I say semi-covertly here because the Baltic is a strategic post of the world and undersea microphone arrays are relatively cheap that close to land. I would expect that the militaries of the US, Germany, Poland (and possibly all of NATO), and Russia knew the class and possibly name of every surface ship and submarine that was anywhere near the pipelines in the last two weeks.

Overtly:
All of the above plus
Every other Baltic nation (Denmark, Latvia, Estonia, Lithuania)
Any of a dozen of so major subsea construction companies
Any nation with a deep sea navy

I tend to discount the last one because it would have been moderately big news if a navy ship from China or India or Australia was rolling around the Baltic. Since that wasn’t in the news, it probably wasn’t them.

I don’t think the subsea construction theory is very plausible either. Those companies are very large, very risk-averse, and they depend on being able to work in a lot of places. They definitely wouldn’t spend a few million of their own money to blow a pipeline. Even if they were being paid by another entity, they would be very likely to be found out and blackballed from working in moderately large parts of the world, not to mention the likelihood of criminal charges. That’s almost certainly a higher risk than they’d be willing to pay.
 

modeltrains

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but I think if we follow Occom's razor then we have to
"

The case against Occam’s razor​


Occam’s razor is pretty easy to understand. It says that other things being equal, simpler explanations are generally better than more complex ones. It is used everyday by scientists to choose between competing theories. The problems?

First, there is actually no empirical evidence that the world is simple, and therefore simpler solutions are more likely to be correct. In fact, many scientific theories have become more complex over time, as researchers would uncover new data.

...

Second, in a real-world setting, it’s impossible to compare explanations and solutions with all other things being equal. You cannot run A/B testing for your life and there is no alternative for critical and logical thinking.

Occam’s razor is a conservative mental model, which may prevent you from exploring complex but interesting solutions. While theorists may thrive for mathematical beauty, it makes no sense to go for the most elegant solution when trying to figure out a real-life problem.
...
"

 

dhbarr

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A lot of speculation acts like cokerunners haven't been building their own subs for the past couple of decades, not to mention repurposed inspection ROVs or something bought from Hammecher.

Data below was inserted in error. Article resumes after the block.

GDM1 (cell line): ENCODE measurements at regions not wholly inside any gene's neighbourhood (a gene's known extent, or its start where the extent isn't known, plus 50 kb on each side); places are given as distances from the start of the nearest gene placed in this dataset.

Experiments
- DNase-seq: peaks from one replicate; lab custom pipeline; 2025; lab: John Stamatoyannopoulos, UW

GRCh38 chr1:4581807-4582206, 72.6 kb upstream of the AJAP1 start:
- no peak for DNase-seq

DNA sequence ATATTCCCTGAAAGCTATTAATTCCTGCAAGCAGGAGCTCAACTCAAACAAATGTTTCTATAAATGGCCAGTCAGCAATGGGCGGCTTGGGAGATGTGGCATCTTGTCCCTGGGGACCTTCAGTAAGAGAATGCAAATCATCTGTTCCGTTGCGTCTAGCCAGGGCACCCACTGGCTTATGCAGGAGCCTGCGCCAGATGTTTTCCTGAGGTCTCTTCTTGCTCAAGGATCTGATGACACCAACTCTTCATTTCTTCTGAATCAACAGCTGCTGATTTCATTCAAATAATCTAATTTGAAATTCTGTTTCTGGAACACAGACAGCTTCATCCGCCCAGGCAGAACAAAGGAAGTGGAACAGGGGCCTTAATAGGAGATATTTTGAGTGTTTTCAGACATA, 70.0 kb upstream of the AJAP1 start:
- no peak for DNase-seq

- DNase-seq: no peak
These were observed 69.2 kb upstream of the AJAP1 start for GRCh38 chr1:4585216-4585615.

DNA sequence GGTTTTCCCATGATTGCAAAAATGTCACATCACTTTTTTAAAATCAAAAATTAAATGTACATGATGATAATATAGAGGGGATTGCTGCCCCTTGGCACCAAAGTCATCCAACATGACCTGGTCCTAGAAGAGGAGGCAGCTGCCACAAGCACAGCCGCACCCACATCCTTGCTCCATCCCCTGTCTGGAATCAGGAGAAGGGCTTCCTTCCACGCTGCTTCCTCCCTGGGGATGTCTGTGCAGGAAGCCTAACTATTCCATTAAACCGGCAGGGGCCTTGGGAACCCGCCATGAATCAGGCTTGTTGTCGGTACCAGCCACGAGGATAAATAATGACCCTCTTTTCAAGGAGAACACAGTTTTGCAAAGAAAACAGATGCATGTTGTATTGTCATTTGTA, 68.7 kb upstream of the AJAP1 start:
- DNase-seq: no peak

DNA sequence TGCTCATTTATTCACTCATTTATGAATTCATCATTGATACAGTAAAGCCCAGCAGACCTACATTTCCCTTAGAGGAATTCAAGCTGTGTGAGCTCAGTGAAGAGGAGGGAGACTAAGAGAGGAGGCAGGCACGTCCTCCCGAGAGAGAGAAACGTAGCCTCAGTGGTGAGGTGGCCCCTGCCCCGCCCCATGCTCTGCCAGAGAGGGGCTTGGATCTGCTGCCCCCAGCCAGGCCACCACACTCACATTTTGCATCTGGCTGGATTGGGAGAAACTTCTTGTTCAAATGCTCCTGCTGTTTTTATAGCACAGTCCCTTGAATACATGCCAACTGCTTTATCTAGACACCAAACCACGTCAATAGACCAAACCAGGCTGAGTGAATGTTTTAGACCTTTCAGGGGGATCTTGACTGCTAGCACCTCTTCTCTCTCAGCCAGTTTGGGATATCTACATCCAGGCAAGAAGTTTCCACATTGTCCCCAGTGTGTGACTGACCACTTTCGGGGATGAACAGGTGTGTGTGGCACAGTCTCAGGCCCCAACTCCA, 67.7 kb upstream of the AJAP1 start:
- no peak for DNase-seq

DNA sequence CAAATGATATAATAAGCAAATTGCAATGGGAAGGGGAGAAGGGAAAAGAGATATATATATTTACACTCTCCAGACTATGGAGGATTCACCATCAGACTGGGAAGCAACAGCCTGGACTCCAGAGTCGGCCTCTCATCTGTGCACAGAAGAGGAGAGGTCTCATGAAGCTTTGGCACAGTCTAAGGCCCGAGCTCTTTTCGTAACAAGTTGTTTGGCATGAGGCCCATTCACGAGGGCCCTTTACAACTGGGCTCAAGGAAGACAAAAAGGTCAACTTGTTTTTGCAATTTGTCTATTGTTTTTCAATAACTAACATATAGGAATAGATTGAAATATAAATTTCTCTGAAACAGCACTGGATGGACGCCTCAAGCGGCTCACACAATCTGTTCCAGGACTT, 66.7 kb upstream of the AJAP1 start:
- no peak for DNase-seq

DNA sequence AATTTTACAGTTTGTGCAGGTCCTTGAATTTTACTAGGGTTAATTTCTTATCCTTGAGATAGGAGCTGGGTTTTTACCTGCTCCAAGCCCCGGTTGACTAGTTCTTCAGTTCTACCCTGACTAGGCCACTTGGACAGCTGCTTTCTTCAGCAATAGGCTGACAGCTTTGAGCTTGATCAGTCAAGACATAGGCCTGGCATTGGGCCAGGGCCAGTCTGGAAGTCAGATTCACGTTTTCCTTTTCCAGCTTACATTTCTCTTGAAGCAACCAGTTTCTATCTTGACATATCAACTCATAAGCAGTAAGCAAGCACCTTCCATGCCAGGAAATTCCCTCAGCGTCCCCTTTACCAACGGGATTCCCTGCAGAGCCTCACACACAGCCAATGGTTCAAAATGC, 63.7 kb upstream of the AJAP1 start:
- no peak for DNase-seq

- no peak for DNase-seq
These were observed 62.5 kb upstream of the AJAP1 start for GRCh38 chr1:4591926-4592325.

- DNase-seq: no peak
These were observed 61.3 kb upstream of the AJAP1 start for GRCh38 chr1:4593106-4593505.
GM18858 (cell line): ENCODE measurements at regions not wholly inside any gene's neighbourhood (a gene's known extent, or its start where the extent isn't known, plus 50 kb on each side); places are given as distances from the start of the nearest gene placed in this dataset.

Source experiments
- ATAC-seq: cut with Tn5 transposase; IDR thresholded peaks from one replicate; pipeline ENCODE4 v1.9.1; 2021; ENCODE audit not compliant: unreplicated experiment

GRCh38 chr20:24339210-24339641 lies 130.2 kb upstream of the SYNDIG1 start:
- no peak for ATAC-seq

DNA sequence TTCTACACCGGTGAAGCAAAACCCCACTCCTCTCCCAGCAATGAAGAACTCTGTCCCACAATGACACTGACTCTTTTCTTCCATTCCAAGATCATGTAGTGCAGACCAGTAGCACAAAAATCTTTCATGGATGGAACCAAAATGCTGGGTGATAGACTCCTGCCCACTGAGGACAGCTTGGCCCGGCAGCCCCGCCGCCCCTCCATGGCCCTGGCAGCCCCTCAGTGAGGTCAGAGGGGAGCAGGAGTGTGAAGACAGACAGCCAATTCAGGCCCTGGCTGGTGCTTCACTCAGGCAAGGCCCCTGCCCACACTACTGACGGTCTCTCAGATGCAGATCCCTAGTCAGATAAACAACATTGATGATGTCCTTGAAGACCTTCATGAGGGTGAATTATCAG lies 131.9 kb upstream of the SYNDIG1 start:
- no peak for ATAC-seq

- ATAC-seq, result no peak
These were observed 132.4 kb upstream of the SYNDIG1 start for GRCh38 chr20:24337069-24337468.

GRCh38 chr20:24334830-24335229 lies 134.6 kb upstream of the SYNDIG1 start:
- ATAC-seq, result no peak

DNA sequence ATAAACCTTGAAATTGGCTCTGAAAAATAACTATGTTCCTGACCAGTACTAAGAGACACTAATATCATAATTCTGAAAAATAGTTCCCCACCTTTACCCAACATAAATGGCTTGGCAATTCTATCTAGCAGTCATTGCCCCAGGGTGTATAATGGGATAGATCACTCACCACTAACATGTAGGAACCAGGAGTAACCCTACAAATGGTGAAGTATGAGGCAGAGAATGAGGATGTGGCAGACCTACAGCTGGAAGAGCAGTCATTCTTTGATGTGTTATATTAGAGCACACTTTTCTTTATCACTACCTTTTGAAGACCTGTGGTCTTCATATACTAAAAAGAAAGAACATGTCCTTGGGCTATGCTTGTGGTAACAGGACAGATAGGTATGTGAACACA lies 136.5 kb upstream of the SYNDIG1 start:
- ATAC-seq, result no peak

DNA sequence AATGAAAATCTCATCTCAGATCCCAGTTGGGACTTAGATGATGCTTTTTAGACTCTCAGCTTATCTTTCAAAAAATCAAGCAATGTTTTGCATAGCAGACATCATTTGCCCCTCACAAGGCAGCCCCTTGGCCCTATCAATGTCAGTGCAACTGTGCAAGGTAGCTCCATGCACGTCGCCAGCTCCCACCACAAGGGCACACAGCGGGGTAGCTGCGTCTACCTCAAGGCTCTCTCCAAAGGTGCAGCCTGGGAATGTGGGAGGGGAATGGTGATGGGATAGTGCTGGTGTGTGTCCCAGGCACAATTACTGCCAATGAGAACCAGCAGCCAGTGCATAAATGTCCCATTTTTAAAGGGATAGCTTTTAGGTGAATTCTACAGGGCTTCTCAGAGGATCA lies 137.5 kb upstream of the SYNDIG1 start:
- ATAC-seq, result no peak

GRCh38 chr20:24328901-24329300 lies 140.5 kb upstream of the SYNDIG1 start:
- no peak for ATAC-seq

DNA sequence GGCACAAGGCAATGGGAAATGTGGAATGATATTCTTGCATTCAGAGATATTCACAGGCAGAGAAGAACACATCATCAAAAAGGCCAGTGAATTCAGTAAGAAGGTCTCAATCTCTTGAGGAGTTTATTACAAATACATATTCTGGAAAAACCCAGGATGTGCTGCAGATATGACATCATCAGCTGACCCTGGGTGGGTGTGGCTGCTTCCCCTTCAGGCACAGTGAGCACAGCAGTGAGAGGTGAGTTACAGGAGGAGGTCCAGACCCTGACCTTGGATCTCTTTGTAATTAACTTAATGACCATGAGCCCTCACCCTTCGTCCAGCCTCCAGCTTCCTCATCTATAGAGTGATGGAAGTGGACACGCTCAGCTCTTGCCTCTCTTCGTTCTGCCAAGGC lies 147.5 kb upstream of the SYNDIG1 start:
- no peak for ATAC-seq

CalebJ

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A lot of speculation acts like cokerunners haven't been building their own subs for the past couple of decades, not to mention repurposed inspection ROVs or something bought from Hammecher.
But those sorts of subs are capable of going what - maybe 10m below the surface?
 

Dotini

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The New York Times is reporting one of the two Nord Stream 2 pipelines remains intact. If true, Russia retains leverage and is back to being the prime suspect.

Also, the quantity of methane released is said to be catastrophic for the climate, many times greater than any previous such leak.
 

Steve Shannon

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First question: who could have blown the pipelines?

Semi-covertly:
Any navy with a deep sea submarine fleet (US, UK, France, Russia), plus
Any regional navy with any submarine fleet (Norway, Sweden, Finland, Poland, Germany)

I say semi-covertly here because the Baltic is a strategic post of the world and undersea microphone arrays are relatively cheap that close to land. I would expect that the militaries of the US, Germany, Poland (and possibly all of NATO), and Russia knew the class and possibly name of every surface ship and submarine that was anywhere near the pipelines in the last two weeks.

Overtly:
All of the above plus
Every other Baltic nation (Denmark, Latvia, Estonia, Lithuania)
Any of a dozen of so major subsea construction companies
Any nation with a deep sea navy

I tend to discount the last one because it would have been moderately big news if a navy ship from China or India or Australia was rolling around the Baltic. Since that wasn’t in the news, it probably wasn’t them.

I don’t think the subsea construction theory is very plausible either. Those companies are very large, very risk-averse, and they depend on being able to work in a lot of places. They definitely wouldn’t spend a few million of their own money to blow a pipeline. Even if they were being paid by another entity, they would be very likely to be found out and blackballed from working in moderately large parts of the world, not to mention the likelihood of criminal charges. That’s almost certainly a higher risk than they’d be willing to pay.
I watched this video last night.
One thing that I found interesting in the video is the thought that Gazprom may actually benefit from having the pipelines disabled. If that’s so, Gazprom would have both means and motive.
 

jderimig

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Also, the quantity of methane released is said to be catastrophic for the climate, many times greater than any previous such leak.
Methane breaks down into CO2 and water in a short time (relative to climate time). Another thing the media doesn't tell you. Its contribution to climate change is negligible compared to the millions tons of CO2 emitted every day by current combustion. The shut off of Russian natural gas is a net reduction greenhouse gas emissions even with the leak. (Until the Germans restart their coal plants).